No left or right, just rich vs. poor. The smartest thing the rich did was to convince a lot of poor saps that they too are actually rich, and using them as the Hastati against the rest of us poor saps. Think "Alberta Advantage" bullshit.

Ayup. It's no new thing - tell the bourgeoisie they really are aristocrats and give them a stake in the system. Sheer them like sheep and then offer a little of their wool back to them at a reduced rate to get them onside for massive tax cuts and other schemes which further impoverish the lowest classes, and will eventually put that same bourgeoisie at a disadvantage by concentrating more wealth into the hands of those that the bourgeoisie has mortgaged their lives and possession to...


From: Earth | Registered: Apr 2003  |  IP: Logged
Michelle
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posted 05 November 2003 06:44 PM      Profile for Michelle   Author's Homepage     Send New Private Message      Edit/Delete Post  Reply With Quote 
It's not even just the bourgeoisie (gawd how do you spell that word!) or the petty b-word-sie. It's also many of the working class that the rich have taught the fairy tale. When I worked for minimum wage at a bakery, several of my fellow minimum-wagers would have been what you'd call economically "right-wing" in that they hated "welfare bums" (probably because a person on mothers' allowance made more per month than we did with our 50-60 hour work weeks, and it's a mistaken yet understandable attitude, considering that a couple of them were mothers as well), and hated it that immigrants could come to Canada and "steal our jobs", etc. etc. The political right is very good at feeding into this kind of resentment, and they're very good at turning the working class against each other.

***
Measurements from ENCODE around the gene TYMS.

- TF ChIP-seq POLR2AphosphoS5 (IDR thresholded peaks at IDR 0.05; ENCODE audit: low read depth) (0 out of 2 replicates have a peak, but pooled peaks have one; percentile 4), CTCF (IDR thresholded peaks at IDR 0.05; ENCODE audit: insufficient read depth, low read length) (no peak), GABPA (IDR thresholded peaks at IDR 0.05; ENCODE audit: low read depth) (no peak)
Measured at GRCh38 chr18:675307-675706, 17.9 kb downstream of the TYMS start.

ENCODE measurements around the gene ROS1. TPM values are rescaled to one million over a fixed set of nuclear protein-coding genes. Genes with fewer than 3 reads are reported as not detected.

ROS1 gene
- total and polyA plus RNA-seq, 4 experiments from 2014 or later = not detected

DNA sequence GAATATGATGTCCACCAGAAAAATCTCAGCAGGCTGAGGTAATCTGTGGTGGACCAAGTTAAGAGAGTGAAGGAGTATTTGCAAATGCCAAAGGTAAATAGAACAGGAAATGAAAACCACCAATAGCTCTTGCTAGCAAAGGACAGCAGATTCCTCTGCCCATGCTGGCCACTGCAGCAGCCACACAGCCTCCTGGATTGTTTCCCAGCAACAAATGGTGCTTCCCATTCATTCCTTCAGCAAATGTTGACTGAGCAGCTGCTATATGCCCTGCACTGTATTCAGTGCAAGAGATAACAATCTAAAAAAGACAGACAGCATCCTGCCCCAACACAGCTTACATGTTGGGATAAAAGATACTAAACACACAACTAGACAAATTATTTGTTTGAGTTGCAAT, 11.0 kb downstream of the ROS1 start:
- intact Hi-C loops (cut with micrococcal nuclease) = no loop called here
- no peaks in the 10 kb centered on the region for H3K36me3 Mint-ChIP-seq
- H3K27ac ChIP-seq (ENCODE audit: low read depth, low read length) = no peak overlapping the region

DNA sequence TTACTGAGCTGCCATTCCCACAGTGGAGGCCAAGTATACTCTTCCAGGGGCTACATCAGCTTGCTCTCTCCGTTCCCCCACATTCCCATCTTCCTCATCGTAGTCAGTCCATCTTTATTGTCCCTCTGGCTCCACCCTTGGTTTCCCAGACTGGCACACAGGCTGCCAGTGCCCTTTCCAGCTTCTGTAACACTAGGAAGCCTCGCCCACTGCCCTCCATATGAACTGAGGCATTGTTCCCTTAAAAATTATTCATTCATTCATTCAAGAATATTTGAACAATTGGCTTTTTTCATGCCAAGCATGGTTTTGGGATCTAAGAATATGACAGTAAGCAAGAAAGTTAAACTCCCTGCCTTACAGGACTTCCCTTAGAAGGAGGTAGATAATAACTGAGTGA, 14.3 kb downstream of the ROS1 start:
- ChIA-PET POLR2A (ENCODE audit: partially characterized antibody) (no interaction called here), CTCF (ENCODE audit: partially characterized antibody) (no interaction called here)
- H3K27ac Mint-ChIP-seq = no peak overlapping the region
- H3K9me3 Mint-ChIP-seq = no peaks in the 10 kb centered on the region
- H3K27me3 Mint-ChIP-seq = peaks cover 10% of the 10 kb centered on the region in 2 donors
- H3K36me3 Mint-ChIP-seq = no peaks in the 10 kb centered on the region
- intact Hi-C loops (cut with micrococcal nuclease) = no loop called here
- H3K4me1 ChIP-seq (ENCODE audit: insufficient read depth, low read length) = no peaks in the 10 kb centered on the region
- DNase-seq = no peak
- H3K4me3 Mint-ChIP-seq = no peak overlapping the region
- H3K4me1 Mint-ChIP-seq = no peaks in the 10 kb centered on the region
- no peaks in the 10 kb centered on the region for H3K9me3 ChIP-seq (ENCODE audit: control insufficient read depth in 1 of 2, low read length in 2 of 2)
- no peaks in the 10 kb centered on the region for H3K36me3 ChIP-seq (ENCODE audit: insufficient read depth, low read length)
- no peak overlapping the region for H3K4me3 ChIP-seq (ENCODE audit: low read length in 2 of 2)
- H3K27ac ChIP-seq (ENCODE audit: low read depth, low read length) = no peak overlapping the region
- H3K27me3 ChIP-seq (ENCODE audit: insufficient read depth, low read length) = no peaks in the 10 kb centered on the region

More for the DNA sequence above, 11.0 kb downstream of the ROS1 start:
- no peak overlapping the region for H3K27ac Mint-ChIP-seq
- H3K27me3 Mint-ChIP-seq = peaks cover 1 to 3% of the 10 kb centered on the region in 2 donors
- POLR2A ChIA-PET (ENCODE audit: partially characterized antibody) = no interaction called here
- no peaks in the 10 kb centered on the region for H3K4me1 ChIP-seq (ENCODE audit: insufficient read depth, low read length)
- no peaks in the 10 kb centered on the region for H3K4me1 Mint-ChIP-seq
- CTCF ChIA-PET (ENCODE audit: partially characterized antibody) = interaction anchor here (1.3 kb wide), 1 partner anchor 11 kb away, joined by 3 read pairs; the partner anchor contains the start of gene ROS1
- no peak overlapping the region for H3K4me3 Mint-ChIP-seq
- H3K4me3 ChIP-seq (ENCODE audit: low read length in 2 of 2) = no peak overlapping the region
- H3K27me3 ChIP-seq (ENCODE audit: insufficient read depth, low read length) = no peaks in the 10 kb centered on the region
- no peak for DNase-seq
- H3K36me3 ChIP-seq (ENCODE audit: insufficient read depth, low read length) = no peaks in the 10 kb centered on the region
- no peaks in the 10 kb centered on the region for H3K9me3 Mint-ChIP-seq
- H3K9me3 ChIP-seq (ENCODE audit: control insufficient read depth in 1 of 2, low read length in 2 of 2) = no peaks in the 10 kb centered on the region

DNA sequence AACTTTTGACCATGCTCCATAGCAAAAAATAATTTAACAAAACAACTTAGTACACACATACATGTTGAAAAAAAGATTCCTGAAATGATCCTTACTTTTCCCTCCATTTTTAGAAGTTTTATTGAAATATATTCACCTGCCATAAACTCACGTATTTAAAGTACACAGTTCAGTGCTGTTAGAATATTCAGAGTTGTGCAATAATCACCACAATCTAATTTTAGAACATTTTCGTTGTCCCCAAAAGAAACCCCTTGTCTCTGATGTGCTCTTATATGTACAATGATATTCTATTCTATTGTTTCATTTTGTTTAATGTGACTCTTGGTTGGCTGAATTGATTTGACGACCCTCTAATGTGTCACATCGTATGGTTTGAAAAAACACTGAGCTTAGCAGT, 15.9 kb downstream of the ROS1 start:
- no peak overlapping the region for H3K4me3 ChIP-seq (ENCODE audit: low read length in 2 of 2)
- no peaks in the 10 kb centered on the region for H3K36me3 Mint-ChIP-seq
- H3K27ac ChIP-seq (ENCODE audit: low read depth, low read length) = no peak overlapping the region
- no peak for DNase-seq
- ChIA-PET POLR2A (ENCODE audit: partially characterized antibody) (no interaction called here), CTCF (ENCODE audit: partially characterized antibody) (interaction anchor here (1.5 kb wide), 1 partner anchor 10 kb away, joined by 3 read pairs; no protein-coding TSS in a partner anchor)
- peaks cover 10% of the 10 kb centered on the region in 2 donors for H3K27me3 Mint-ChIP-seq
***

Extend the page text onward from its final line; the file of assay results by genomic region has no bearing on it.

Anyone remember that horrid country song, "Workin' Man's Ph.D."? I hated it. It could have been a good song if it were about how the working class (or "workin' man") does all the work while the boss gets rich off the workin' man's labour. But that's not the impression you get from the song - it sounds more like the singer is castigating not the rich people who exploit their labour for low wages, but the people unlucky enough to not even be able to get a low-waged job. It was a big hit with the folks I worked with who were country fans.

And I will admit, back then it was hard NOT to be resentful of people like my cousin, who had a baby and was pulling in $1200 a month on mother's allowance back then (all medical, dental and drugs covered), when I was only earning a little over $800 for working like I never have before or since. I felt resentful too.

But I realize now - I was meant to feel resentful. That's the plan. If the government (particularly the Tories) really wanted to help the working poor who are working for minimum wage, then they would offer dental and drug plans to those under a low income cut off the way they do for people on welfare. But they know damn well that if they do that, then they will lose that whole edge they get by turning the working poor against the unemployed poor. If they can get the minimum wagers to focus their anger on the "lazy welfare bums", then they won't even think about the people who are responsible for minimum wagers living a hand-to-mouth existence.